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Herbert Spencer (1820-1903)

A British philosopher and sociologist, Herbert Spencer was a major figure in the intellectual life of the Victorian era. He was born in Derby, England, and was a product of an undisciplined and largely informal education, strongly influenced by his family’s antiestablishment and anticlerical views, which are reflected in his writings.

Contrary to the doctrines of natural law, Spencer provided the philosophical underpinnings for the theory of unregulated competition in the economic sphere. Strongly influenced by Charles Darwin, Spencer drew a picture of the evolution of civilization and law in which natural selection and the survival of the fittest are the primary determining factors. Evolution for Spencer consisted of growing differentiation, individuation, and increasing division of labor. He identified two main stages in the development of civilizations: a traditional or military form of society, with war, compulsion, and status as regulatory mechanisms, and a higher or industrial form of society, with peace, freedom, and a contract as the controlling devices.

Spencer was convinced that, in the second stage, human progress will be marked by a continual increase in individual liberty and a corresponding decrease in governmental activities. Government, he believed, would gradually confine its field of action to the enforcement of contracts and the protection of personal safety. He strongly opposed public education, public hospitals, public communications, and any governmental programs designed to alleviate the plight of the economically weaker groups in society. He was convinced that social legislation of this type was an unwarranted interference with the laws of natural selection (Spencer, 1899).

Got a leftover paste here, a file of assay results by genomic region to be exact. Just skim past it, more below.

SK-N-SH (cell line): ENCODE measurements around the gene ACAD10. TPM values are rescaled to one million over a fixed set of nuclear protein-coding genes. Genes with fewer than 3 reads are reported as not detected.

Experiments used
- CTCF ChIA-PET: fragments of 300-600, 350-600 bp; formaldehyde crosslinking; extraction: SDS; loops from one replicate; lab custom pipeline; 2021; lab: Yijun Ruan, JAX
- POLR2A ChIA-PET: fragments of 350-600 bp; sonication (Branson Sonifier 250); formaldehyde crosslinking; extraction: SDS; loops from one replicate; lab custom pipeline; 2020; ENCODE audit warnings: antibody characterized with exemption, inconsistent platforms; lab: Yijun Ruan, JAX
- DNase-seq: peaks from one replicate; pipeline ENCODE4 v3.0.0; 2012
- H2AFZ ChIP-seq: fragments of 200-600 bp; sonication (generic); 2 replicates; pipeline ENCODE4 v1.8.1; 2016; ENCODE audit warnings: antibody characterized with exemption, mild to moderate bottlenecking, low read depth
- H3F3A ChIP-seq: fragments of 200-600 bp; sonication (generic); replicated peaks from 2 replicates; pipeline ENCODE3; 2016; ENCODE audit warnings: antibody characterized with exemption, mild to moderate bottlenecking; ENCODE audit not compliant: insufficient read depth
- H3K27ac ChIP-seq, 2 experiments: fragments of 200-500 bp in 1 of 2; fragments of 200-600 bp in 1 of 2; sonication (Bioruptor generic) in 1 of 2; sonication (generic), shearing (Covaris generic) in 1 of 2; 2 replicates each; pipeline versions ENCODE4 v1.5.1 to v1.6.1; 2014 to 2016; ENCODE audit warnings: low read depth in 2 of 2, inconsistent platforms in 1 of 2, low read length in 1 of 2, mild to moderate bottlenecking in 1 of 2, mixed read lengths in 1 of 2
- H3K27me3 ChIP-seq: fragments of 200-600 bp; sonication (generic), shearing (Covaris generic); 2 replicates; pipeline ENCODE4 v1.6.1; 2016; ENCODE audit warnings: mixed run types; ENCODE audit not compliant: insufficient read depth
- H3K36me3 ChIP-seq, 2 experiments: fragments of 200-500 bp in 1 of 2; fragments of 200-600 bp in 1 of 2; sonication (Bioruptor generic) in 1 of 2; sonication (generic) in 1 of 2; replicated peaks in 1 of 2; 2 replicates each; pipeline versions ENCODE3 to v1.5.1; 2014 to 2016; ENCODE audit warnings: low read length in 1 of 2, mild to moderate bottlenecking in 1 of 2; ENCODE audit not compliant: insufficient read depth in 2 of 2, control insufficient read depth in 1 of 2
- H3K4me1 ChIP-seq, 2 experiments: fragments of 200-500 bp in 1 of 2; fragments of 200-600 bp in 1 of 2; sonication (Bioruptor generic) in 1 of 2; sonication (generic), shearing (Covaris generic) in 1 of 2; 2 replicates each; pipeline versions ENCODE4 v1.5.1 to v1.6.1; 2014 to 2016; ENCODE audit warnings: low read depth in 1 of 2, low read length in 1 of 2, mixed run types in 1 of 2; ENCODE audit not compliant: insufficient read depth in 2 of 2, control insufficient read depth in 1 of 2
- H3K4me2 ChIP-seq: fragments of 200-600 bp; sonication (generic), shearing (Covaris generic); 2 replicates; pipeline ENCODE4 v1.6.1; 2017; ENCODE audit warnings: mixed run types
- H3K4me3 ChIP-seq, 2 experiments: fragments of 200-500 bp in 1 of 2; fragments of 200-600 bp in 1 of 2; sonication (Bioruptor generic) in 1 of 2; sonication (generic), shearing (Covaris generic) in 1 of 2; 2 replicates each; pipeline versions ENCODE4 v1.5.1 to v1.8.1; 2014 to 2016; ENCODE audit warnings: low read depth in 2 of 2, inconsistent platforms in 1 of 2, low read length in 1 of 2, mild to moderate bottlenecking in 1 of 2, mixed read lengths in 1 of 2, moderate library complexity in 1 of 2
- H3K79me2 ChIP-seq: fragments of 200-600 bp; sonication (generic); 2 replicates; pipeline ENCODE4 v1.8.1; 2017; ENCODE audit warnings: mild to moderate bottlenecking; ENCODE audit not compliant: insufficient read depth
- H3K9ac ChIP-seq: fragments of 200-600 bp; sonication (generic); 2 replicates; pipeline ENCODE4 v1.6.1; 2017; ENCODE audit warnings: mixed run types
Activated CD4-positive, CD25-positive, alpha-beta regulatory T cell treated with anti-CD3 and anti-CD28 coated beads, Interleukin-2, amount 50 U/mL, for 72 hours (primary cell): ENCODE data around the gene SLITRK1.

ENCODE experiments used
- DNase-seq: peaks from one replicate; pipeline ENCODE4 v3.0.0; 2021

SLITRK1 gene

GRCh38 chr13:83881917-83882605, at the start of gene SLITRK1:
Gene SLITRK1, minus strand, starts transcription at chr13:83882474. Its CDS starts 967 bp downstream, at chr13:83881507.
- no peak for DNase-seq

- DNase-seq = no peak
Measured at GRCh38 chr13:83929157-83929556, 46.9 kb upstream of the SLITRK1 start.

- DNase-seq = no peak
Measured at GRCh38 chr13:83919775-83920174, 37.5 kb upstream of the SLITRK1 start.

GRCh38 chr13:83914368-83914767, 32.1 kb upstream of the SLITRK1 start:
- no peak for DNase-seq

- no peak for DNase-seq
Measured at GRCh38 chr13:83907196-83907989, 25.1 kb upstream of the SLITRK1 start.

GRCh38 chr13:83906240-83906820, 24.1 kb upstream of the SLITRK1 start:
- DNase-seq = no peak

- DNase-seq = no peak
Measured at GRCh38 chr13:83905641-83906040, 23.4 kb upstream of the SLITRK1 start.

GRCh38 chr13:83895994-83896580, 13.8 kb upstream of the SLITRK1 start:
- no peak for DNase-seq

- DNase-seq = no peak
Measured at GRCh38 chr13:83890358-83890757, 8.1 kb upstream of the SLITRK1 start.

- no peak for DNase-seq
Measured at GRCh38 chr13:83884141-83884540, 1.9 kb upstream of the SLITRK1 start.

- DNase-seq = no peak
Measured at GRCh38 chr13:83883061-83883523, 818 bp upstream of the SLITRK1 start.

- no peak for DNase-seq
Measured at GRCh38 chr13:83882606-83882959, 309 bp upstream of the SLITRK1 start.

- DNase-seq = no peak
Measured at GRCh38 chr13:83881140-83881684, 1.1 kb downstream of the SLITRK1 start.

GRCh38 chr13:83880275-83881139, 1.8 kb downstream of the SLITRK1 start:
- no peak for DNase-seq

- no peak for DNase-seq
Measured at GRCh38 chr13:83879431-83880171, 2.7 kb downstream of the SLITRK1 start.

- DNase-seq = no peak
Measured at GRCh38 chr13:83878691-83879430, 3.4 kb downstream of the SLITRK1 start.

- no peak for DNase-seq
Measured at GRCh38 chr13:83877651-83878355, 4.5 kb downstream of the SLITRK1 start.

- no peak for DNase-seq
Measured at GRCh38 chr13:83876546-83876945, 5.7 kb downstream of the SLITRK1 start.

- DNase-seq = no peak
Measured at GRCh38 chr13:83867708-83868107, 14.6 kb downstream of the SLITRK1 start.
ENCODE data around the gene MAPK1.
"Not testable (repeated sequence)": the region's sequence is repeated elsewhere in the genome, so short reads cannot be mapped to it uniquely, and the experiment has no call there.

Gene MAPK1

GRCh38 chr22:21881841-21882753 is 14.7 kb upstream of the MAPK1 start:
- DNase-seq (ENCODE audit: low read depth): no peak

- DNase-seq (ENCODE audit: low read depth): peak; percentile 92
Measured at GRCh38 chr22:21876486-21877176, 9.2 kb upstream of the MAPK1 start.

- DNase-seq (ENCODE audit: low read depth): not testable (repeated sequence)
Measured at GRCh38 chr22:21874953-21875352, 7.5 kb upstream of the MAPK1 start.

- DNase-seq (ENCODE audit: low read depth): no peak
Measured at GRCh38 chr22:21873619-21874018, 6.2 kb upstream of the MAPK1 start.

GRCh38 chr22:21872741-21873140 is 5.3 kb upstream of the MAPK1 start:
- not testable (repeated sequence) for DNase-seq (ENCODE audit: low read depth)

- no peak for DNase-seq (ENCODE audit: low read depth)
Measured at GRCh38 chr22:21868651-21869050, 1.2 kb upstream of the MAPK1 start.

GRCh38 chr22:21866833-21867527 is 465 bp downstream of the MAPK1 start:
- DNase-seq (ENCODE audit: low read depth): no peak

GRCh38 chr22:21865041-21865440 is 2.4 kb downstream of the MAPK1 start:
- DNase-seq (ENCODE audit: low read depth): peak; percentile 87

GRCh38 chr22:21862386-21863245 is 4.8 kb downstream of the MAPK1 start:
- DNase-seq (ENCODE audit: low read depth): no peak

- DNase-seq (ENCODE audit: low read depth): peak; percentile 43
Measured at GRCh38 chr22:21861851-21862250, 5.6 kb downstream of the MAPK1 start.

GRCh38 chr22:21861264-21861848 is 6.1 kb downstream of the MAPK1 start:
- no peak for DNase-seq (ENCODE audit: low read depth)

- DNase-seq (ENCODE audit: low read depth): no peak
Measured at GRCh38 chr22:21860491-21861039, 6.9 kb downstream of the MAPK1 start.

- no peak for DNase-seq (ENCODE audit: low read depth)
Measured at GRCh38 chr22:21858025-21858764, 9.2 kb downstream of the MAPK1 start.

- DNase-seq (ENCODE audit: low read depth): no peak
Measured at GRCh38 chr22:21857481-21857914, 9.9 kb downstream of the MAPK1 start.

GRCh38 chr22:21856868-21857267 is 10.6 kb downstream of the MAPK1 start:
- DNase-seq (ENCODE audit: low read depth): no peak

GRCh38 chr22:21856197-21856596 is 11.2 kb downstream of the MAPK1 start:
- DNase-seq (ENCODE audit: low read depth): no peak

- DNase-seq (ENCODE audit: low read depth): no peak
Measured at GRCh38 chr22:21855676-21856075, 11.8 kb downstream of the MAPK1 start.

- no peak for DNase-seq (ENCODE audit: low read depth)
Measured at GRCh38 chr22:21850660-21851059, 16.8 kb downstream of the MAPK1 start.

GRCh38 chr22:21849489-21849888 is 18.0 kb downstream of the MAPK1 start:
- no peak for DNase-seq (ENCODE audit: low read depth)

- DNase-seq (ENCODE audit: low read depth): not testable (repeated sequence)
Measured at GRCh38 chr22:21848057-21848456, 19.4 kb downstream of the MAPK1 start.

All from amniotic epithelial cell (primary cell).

Spencer’s ideas on law influenced a number of early sociologists in the United States (McCann, 2004). For example, William Graham Sumner advocated a position essentially similar to that of Spencer. He, too, saw the function of the state limited to that of an overseer who guards the safety of private property and sees to it that the peace is not breached. He favored a regime of contract in which social relations are regulated primarily by mutual agreements, not by government-imposed legal norms. Sumner also argued that law should promote maximum freedom of individual action. Like Spencer, he considered attempts to achieve a greater social and economic equality among men ill-advised and unnatural:

Let it be understood that we cannot go outside of this alternative: liberty, inequality, survival of the fittest; not liberty, equality, survival of the unfittest. The former carries society forward and favors all its best members; the latter carries society downward and favors all its worst members.

(Sumner, 1940:25)

 
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